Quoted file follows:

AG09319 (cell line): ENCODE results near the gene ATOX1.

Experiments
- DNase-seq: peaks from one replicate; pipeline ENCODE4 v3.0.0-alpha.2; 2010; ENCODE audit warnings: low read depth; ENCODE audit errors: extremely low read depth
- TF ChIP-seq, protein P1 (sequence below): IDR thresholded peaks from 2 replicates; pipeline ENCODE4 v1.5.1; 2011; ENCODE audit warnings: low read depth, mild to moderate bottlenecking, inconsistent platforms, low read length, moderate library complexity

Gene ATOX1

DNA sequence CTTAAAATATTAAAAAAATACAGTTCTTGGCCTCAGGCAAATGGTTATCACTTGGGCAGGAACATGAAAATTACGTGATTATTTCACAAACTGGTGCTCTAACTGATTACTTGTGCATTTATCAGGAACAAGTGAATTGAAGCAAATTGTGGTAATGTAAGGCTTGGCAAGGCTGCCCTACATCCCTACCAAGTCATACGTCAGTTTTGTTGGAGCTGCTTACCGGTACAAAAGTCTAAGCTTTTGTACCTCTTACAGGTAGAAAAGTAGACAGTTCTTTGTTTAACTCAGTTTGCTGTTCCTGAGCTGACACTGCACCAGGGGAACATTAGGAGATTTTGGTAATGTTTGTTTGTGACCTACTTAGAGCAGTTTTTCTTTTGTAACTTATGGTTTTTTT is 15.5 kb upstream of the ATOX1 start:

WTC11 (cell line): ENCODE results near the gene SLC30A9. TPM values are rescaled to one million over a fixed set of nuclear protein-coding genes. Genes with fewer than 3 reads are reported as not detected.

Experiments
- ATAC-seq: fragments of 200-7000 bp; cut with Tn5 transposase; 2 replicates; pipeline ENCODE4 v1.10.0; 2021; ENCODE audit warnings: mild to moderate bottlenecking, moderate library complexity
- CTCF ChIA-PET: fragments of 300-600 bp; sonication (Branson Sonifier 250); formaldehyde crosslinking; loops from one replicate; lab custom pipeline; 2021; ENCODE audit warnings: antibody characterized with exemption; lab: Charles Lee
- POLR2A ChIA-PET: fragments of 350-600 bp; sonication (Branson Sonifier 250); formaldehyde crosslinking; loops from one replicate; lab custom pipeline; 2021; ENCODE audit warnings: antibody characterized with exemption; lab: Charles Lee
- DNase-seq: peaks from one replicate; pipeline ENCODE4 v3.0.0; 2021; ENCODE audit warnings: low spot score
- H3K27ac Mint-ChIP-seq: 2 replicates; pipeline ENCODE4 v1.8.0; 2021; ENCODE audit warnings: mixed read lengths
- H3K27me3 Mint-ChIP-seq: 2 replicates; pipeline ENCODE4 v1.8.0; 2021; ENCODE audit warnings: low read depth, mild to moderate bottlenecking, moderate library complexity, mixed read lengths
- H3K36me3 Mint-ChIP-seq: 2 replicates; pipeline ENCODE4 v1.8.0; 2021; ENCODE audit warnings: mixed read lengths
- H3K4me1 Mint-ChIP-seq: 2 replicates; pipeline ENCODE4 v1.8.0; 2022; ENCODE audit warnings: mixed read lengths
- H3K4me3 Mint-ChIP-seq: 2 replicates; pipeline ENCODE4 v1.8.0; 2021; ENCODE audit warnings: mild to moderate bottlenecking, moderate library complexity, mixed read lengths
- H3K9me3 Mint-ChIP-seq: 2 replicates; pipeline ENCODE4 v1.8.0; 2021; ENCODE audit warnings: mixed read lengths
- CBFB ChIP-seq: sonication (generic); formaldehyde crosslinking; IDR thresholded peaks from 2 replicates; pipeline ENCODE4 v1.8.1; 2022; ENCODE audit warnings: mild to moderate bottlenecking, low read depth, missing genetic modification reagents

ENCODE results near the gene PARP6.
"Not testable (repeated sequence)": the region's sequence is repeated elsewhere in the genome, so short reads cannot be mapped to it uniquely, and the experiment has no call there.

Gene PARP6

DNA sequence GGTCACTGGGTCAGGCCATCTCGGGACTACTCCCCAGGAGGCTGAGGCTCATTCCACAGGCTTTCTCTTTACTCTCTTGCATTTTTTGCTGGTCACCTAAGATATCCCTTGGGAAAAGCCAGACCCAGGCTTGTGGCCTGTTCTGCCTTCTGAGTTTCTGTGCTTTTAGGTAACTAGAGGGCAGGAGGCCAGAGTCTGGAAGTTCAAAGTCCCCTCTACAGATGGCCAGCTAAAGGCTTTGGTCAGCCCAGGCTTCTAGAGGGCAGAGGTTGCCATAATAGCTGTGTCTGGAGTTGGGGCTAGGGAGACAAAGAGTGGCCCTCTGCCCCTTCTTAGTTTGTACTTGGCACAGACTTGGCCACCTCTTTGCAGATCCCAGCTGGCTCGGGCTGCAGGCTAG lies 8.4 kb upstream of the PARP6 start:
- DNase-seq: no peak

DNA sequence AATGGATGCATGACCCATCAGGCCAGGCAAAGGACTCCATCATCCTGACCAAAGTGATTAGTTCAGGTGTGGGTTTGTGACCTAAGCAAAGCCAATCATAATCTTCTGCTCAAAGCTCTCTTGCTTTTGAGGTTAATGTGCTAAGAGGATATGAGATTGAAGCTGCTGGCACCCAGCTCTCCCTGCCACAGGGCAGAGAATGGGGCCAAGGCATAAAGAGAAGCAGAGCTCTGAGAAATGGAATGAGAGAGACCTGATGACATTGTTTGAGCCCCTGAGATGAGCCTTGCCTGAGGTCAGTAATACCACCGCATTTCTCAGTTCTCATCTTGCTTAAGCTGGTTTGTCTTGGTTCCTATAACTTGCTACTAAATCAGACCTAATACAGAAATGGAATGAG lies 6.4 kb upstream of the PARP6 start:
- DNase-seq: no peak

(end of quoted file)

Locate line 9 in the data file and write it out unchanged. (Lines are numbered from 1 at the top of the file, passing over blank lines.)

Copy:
- ATAC-seq: fragments of 200-7000 bp; cut with Tn5 transposase; 2 replicates; pipeline ENCODE4 v1.10.0; 2021; ENCODE audit warnings: mild to moderate bottlenecking, moderate library complexity